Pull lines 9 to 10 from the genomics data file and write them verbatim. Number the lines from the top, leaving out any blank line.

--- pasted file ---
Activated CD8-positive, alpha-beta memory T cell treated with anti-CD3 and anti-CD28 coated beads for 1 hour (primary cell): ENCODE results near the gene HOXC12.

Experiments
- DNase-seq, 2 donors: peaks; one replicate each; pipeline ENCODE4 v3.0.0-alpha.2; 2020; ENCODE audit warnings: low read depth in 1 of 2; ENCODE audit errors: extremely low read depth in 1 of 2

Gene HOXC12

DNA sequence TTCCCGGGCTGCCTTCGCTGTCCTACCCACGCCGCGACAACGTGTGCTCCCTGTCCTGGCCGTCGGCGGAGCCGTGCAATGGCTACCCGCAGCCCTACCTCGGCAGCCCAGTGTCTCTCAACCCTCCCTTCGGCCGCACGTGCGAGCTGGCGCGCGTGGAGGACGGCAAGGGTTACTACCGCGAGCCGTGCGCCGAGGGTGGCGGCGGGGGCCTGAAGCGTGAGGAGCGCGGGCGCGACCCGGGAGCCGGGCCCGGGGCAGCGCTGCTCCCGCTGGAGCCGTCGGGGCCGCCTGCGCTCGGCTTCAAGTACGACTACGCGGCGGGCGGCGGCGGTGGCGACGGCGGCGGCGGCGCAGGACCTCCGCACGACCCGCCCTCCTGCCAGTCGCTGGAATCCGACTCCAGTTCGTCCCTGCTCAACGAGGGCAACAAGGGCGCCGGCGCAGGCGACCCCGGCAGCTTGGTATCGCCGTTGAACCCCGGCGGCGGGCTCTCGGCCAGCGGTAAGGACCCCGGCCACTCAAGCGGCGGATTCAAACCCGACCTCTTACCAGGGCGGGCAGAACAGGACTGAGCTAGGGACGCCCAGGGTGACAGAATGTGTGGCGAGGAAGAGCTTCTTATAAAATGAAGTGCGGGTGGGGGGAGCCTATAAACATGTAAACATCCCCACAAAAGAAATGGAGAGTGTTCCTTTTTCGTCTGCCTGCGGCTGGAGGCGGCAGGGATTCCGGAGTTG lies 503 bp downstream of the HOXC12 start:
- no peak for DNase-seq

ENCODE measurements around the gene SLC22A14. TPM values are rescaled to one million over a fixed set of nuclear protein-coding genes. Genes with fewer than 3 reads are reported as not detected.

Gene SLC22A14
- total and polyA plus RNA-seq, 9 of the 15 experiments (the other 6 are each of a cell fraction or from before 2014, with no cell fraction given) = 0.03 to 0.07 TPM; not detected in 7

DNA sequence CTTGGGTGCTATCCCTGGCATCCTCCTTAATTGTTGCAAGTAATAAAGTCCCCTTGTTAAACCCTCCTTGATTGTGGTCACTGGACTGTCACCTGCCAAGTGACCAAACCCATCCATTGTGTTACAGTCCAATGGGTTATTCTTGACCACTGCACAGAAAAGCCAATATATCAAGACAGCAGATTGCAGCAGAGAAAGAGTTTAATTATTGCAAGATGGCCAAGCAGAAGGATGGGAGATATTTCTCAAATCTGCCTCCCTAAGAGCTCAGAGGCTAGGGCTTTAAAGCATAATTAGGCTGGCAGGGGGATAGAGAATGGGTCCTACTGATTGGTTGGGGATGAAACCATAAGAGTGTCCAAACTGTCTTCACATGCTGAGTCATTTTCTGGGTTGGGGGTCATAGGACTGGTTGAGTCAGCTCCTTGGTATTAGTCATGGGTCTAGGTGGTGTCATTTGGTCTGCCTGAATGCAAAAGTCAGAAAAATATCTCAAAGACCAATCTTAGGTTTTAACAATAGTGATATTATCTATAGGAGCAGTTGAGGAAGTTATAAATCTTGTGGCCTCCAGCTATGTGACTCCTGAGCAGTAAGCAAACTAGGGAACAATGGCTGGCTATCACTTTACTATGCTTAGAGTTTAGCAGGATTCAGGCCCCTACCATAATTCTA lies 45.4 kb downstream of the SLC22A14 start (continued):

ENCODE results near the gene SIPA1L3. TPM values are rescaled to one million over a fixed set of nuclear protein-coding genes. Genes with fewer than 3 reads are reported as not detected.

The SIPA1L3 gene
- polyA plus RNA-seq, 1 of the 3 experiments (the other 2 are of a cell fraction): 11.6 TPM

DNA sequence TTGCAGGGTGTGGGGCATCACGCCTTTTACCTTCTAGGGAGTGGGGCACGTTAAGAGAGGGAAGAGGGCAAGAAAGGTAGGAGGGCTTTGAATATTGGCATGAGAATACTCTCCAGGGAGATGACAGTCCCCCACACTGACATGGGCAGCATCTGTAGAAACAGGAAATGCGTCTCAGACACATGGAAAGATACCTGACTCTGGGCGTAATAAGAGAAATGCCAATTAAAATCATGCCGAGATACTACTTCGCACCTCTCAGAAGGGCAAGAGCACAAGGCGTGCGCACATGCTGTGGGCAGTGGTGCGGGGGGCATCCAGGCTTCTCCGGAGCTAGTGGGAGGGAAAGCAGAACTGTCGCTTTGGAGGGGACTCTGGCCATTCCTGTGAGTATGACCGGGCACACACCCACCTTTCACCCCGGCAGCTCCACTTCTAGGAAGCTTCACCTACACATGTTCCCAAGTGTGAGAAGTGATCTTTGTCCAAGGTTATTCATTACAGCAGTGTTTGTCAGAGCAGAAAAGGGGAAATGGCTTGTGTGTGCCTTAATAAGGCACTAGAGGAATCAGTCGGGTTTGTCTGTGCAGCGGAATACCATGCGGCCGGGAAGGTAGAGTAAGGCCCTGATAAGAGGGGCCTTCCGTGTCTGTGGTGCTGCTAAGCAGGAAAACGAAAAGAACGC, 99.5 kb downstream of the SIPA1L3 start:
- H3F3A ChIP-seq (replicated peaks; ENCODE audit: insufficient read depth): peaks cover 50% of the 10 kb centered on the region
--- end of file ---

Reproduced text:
- total and polyA plus RNA-seq, 9 of the 15 experiments (the other 6 are each of a cell fraction or from before 2014, with no cell fraction given) = 0.03 to 0.07 TPM; not detected in 7

DNA sequence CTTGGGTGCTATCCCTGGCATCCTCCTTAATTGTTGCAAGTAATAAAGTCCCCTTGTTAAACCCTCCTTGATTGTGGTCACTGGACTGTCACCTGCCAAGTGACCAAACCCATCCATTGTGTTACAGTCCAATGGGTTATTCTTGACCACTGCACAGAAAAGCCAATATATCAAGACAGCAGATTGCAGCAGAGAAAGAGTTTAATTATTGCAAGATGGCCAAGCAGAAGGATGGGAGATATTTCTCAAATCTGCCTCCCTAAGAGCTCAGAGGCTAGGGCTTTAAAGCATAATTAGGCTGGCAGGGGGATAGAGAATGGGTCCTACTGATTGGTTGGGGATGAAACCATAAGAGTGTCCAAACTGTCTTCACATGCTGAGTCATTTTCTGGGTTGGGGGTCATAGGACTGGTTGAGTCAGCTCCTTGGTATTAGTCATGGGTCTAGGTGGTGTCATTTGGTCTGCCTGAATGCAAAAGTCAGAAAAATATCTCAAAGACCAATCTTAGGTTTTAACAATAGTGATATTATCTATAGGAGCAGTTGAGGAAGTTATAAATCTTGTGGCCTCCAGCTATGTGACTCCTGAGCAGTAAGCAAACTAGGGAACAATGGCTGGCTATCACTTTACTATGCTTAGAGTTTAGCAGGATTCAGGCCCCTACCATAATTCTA lies 45.4 kb downstream of the SLC22A14 start (continued):